• 4.2.1 Undertake a study to identify the top 10 threats/hazards to communities and critical remote state and Federal government infrastructure in the state of Alaska that should be included in the Statewide Threat Assessment. This might include coastal and river erosion, flooding, thawing permafrost, and changes in the seasonal snowpack.
  • 4.2.2 Upon completion of 4.2.1, establish a data collection and collation plan to include mechanisms to collect threat/hazard data that may not be readily available.
  • 4.2.3 Collect and integrate disparate threat/hazard information and perform modeling and analysis to understand where natural and human-made threats and hazards pose a risk to Arctic communities.

DATA 1 Encourage and implement FAIR (Findable, Accessible, Interoperable, and Reusable) and CARE (Collective benefit, Authority to control, Responsibility, and Ethics) data management principles in the Arctic.

  • DATA 1.1 Identify verified points of contact (e.g., agency champions, data practitioners, Arctic residents, Indigenous organizations) and their areas of expertise and interests for working with the data team on exploring and implementing FAIR and CARE in Arctic data management. As part of developing the points of contact, identify and track representation across many axes of diversity (demographics, disciplines/sectors, IARPC experience, career stage, and others) to ensure a diverse and representative group of contributors. The data team will check in with these groups regularly to ensure the points of contact are up to date.
  • DATA 1.3 Based on input from engagement activities, develop and update centralized documentation of thematic areas of interest, ongoing activities, and key documents and resources that can inform deliverables and future Biennial Implementation Plans.
  • DATA 1.4 Convene quarterly seminars, discussions, and training on FAIR and CARE data management in the Arctic. Ensure a diverse group of presenters and contributors are represented in these activities.

MOMP 1 Coordinate activities and communities of practice that bring together Arctic modeling, observing, monitoring, and prediction to advance Arctic research.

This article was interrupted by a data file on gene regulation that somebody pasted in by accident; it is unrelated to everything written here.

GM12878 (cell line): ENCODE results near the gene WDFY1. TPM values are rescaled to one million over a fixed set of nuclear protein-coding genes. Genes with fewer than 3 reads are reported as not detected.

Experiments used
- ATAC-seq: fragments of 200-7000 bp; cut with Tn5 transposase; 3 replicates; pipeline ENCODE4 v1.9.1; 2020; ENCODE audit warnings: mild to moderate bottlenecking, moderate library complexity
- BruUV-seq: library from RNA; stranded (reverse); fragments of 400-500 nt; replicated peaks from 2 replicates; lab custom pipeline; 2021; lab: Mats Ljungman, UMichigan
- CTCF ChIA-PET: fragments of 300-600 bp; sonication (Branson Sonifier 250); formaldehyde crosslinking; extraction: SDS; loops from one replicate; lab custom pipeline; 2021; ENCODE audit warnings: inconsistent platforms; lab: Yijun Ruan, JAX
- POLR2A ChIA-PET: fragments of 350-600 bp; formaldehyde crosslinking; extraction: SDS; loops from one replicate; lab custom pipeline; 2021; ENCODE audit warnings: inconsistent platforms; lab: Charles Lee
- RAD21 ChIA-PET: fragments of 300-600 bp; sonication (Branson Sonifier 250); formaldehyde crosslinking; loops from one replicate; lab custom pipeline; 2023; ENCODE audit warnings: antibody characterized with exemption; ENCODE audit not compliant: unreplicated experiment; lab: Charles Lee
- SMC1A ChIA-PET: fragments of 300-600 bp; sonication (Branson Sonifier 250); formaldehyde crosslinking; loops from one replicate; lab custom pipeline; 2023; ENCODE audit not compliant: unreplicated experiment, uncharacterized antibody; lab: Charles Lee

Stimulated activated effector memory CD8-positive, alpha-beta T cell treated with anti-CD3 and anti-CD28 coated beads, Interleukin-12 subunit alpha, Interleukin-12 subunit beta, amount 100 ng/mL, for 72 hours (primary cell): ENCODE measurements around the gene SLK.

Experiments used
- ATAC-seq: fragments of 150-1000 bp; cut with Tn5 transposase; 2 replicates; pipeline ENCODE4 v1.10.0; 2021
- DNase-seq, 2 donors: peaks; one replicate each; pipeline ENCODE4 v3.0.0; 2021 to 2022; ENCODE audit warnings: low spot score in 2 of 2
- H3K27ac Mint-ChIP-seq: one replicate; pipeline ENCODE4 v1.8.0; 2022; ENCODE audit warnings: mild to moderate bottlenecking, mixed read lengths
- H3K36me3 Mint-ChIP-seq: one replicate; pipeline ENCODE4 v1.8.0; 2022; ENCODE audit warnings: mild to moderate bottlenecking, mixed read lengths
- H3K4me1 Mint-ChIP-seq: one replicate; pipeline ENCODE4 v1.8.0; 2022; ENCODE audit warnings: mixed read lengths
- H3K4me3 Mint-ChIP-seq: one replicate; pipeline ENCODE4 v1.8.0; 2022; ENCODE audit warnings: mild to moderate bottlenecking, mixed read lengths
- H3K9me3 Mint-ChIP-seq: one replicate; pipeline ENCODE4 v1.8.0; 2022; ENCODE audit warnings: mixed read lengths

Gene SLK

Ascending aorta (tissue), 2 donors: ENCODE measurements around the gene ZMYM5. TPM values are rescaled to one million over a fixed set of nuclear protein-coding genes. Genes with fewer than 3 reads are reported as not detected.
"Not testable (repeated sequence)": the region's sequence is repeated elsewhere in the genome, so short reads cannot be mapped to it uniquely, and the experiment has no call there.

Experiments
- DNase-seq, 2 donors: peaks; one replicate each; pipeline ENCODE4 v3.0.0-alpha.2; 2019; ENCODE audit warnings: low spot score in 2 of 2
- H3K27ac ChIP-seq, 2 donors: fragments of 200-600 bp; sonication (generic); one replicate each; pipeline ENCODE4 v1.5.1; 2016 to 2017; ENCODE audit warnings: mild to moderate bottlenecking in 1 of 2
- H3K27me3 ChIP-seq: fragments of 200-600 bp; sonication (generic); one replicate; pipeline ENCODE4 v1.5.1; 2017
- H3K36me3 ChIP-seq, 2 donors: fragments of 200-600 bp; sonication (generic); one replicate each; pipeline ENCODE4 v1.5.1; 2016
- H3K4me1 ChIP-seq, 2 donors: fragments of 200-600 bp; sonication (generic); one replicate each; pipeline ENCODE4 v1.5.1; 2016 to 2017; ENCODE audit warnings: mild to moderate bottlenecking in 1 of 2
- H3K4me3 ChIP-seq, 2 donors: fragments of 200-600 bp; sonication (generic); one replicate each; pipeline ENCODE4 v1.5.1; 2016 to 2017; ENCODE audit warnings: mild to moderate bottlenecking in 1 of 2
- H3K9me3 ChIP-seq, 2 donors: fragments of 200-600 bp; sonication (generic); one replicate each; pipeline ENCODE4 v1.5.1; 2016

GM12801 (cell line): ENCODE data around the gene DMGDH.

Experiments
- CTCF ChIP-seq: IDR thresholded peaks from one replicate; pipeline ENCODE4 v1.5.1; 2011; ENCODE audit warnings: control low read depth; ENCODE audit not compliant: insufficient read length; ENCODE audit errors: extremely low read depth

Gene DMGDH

• MOMP 1.1 Develop synthesis products, best-estimate datasets, model simulations, and model intercomparison studies from major Arctic field campaigns and long-term observational sites to advance the integration of observational and modeling studies and process-based assessment of model simulations.

MOMP 2 Support assessment, gaps analysis, and intercomparisons to understand observational and modeling needs in Arctic research.

  • MOMP 2.3 Provide support and/or funding opportunities for researchers to participate in existing Arctic-focused model intercomparison projects and explore the feasibility of developing new model intercomparison projects focused on the Arctic system, its components, or its coupling with the broader climate system to understand gaps in modeling and predictability of the Arctic system.

MOMP 3 Support coordination and engagement with Federal, international, and non-Federal partners who are conducting monitoring, observing, modeling, and prediction of the Arctic.

  • MOMP 3.2 Coordinate communication of information about field activities to Alaska communities where the research is being conducted through the research expedition vessel status tracker and spring and fall reports on research season activities.

PILR 1 Fulfill Federal requirement to consult with Federally recognized Tribes and Alaska Native Corporations.

  • PILR 1.1 Create a best practices document on meaningful consultation and engagement on Arctic research with Alaska Indigenous communities that is applicable to all Federal agencies.
  • PILR 1.2 Evaluate the Principles for Conducting Research in the Arctic 2018, and update as needed based on the evaluation.
  • PILR 1.3 Develop and deliver training for agencies to implement the Principles for Conducting Research in the Arctic.

PILR 2 Engage Arctic communities and individuals in research in a way that is meaningful to them.